Babygirl at Meeks Bay in the pre-beach-tent era, 2012. You see why I recommend this investment.

  • Speaking of resorts, Tahoe does have plenty of them, and even if you stay in town you can check out the Village at Northstar or Squaw Valley.  Both have loads of activities for kids in winter and summer (trampoline, zipline…and, yes, crafts), as well as pretty good restaurants and ridiculously expensive shopping.
  • Magic Carpet Golf.  Mini-golf and arcade.  ‘Nuff said.  Such a pretty drive to get there, too, no matter which direction you come from.  A little Journey on the radio, the sunroof open?  Perfection.
  • If you get bored of the lake (ha) the Truckee River also offers a little bit of something for everyone: a long, lovely bike and running path, lazy rafting in the summer (provided water levels are high enough), the chance to see salmon and trout, general splashing fun.
  • After all this fun you are probably hungry.  Our go-to spot is Tahoe Mountain Brewery.  This place opened about three years ago and every time we go we are reminded that it’s exactly what the town needed.  They are SO NICE and there are always lots of families there.  It’s less “formal” (can you say that about Tahoe?) than the ever-popular Jake’s on the Lake, with decent food and good beer (yes, we drink a lot of beer in Tahoe).  We also like the Bridgetender, but be warned that although many a child (ahem, LittleMan) has fallen happily asleep in a plateful of Bridgetender waffle fries, the place does not have high chairs, which can present a serious logistical issue when you have a squirmy toddler.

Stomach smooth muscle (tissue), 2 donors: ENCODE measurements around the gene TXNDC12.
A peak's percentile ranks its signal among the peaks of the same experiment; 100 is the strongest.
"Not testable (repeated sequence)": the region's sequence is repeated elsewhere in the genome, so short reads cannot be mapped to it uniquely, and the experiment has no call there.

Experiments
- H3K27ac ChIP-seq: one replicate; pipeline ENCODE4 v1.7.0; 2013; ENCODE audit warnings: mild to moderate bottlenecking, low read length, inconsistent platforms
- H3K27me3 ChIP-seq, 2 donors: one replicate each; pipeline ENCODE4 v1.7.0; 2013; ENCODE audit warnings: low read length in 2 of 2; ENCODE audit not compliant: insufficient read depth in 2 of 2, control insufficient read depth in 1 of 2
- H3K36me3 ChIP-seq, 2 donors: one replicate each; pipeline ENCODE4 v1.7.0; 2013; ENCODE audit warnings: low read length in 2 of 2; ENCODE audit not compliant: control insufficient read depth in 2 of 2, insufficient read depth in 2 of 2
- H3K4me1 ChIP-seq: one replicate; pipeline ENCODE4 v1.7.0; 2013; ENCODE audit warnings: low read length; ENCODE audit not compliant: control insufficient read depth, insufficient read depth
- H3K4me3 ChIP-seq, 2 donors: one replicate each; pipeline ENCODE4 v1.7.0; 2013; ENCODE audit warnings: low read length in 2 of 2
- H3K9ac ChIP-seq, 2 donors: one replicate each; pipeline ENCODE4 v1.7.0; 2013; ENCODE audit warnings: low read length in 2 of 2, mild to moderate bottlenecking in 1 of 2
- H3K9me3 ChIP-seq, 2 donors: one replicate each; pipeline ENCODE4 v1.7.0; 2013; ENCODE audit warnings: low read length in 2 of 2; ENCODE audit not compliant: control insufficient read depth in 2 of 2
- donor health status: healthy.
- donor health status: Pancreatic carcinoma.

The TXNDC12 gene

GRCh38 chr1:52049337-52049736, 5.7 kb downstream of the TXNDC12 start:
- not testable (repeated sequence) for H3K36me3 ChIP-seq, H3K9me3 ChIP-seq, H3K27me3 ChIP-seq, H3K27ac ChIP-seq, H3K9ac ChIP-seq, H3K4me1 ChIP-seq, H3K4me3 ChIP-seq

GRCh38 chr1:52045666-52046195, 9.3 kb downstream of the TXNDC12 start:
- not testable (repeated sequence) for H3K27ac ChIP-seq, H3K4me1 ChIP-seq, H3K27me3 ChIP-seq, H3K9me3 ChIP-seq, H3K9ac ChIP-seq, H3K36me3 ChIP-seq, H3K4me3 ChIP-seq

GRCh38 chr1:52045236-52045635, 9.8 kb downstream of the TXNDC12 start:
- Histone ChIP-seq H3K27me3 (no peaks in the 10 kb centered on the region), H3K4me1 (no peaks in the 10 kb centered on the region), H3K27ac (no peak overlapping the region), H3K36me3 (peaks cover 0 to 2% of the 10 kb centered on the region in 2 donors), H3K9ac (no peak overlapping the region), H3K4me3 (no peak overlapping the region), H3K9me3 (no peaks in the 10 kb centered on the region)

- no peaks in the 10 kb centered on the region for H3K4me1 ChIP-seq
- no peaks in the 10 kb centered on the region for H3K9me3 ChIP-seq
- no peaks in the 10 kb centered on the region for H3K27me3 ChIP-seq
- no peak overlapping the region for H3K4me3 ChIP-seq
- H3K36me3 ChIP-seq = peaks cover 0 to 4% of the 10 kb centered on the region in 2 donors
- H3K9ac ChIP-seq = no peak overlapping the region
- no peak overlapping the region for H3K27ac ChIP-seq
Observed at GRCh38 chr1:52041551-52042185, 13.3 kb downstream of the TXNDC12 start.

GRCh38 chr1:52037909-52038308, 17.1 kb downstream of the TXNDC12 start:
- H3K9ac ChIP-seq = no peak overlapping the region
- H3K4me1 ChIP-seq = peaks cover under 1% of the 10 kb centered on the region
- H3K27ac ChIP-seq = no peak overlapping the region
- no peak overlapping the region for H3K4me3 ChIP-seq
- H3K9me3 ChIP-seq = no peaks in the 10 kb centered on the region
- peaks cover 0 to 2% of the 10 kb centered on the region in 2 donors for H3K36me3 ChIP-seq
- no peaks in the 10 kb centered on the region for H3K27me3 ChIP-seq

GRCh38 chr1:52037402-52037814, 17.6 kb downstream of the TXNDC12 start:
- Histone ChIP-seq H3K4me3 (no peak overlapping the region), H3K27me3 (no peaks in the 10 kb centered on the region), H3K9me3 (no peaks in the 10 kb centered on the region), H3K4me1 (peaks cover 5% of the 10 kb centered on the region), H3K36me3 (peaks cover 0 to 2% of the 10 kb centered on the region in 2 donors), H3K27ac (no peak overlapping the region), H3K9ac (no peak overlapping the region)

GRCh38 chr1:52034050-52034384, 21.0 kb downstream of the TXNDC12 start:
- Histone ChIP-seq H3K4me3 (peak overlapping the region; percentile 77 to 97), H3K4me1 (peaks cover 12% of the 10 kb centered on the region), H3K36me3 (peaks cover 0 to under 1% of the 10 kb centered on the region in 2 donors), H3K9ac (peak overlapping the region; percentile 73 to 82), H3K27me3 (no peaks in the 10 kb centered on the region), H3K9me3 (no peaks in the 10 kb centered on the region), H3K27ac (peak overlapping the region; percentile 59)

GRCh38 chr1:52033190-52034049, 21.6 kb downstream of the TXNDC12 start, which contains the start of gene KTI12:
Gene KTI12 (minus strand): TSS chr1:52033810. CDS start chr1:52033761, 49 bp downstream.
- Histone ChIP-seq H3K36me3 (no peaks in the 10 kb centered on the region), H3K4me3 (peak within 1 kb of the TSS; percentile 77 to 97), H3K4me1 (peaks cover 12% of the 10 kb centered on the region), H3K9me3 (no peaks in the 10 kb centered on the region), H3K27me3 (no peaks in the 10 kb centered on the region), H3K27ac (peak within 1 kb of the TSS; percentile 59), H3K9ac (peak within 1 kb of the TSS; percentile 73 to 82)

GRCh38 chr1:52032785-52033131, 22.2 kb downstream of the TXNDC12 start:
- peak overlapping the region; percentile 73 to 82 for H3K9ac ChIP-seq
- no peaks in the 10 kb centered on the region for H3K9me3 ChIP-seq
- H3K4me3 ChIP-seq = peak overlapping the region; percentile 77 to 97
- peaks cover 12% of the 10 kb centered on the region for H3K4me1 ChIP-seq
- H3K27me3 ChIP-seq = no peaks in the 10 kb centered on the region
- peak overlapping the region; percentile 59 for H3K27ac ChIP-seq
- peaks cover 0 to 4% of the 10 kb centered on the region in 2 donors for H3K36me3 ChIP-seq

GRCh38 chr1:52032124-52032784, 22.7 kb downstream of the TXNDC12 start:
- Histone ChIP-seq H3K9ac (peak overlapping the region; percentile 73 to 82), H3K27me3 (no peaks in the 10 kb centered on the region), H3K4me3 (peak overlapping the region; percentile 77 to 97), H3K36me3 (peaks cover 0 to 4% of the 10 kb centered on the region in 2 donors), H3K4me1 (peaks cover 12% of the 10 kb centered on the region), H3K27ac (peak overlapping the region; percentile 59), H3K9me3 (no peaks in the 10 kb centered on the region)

• For date night, my husband and I always go to River Grill.  I just love this place.  We sit outside, and there is a fire pit and a solo guitarist strumming away…Sigh.  It is so worth it, despite the cost of the sitter.
  • Okay, I have to recommend Sierra Sitters.  The pricing is insane, but we figure it’s our treat to ourselves to have one adult night on vacation, and every sitter we’ve ever had has been wonderful.  As a bonus, they arrive with literally a suitcase full of toys and activities and supplies, which is totally ideal if you are staying in a hotel or a house that isn’t really set up for kids.  My kids have so much fun they barely notice we’re leaving.
My final pro tip: Go on a date in Tahoe — even if that date is with yourself.  Go on a hike or just wander along the Lake for an hour.  Breathe deeply.  Be silent.  Hold the hand of someone you love and don’t say anything or do anything for a little while.  Marvel at the scale of the mountains and the depth of the water.  Get up early and watch the sun rise over the Sierras.  Find a pier and count the boats as they come in at dusk.
I won’t speak for you, but I go and I go and I go and I go, and then we take a vacation and we go some more.
So wherever you go, wherever your travels take you: be sure to stop.  If only for a short time.  We call it Tahoe Time, and it’s the best part of it all.  Seriously.